“New top?” I asked Ro. “No” he replied. “Oh, ’cause I haven’t seen it before.” “Um, yes, you have, actually. Because that’s what you said last time you saw it.”
“Oh, bum. Really?” “Yeah, a couple of months ago.” “Oh well…”
I’ve had a fabulous day. It started a bit earlier than usual, as I’d promised to help Al set up the shop at 8 o’clock, but could only stay til 8.30. I stacked shelves with bananas, cauliflowers, aubergines, grapefruit – I do shop locally and buy local produce wherever possible, but it still gives me pleasure to see produce from all over the world. Pomegranates from India, avocados from Costa Rica (I think, it was 13 hours ago, for goodness sake) – it’s things that can be produced here and that are imported that annoy me.
I went home to change, put a Georgian wing armchair in the car (bucket seats? Pfft – not for me) and set off for Norwich.
I was going to a Study Day on Mozart’s opera, The Marriage of Figaro. It was presented by (please replace * with e) P*t*r M*dhurst, with a cast of six other singers and a pianist, and was an enthralling and inspiring performance. They did not perform the whole opera, but scenes of it, with initial commentary about the social background and the musical technique.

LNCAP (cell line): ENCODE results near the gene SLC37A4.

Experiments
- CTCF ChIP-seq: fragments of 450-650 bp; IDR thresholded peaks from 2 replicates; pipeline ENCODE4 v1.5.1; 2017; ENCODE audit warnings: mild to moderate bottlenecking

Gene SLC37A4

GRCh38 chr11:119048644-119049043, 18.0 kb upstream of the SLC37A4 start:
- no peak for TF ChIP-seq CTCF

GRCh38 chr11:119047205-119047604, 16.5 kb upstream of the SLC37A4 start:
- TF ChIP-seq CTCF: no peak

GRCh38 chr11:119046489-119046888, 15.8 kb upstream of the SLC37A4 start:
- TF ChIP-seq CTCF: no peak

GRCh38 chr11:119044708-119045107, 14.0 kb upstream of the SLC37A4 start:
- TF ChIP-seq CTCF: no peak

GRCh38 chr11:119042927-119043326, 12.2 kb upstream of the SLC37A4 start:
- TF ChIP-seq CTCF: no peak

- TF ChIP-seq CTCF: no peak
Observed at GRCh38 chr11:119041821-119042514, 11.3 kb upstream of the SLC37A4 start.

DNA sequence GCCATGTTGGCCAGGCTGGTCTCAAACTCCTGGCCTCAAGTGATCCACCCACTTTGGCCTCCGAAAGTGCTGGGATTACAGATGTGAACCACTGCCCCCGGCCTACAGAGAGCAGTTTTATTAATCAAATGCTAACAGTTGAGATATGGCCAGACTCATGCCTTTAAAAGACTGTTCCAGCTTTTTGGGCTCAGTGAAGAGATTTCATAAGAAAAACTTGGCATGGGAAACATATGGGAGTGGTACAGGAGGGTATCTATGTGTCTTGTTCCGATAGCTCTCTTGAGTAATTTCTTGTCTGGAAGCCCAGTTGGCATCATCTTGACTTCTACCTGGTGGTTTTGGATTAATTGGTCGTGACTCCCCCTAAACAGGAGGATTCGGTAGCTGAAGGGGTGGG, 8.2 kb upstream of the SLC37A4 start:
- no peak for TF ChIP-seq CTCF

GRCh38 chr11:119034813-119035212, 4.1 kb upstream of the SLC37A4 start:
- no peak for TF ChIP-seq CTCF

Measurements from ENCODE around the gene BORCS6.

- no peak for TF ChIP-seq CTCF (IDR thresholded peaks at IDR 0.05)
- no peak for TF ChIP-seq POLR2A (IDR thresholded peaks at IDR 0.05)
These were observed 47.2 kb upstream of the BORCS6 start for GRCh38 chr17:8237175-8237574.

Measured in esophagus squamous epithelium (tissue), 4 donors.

I’m not describing it well, I know this sounds dull but, believe me, it was anything but.
Do you know the opera? It’s taken from a play by Beaumarchais, a follow-up to The Barber of Seville, where a young girl called Rosina fell in love with a handsome young Count – her guardian plotted to marry her himself, but the Barber, Figaro, helped the Count to outwit the guardian and the play (and Rossini’s opera) ended with Rosina and the Count’s marriage.
The Marriage of Figaro is set three years later (I’d never realised it was only three years, although I’ve seen the opera several times, the Count and Countess are always portrayed as middle aged) when he has a roving eye again, and is after Figaro’s fiancée, Susannah. It’s a complicated plot, and complex too.
One thing I love about Mozart is his knowledge and love of people. He knows all about our self-delusions, our frailties, our cruelties, hopes and failures. He acknowledges and describes them, shows how far astray they can take us – and then he turns away from tragedy and lovingly forgives and accepts our weaknesses as part of our humanity, or maybe that should be human-ness. He takes us into quite bleak territory, but lightens it with comedy and allows his characters a happy ending, although with a deeper self-knowledge and realistic attitude to the world.
The chair was an essential prop for one scene and, being of the period of the opera, looked rather fine. I was quite proud to be, peripherally, involved.
I came home, voted (pillar of democracy, me) and cooked kippers. I demonstrated spousal and maternal devotion by filleting the Sage’s and Ro’s. They so appreciate me. They think I am adorable.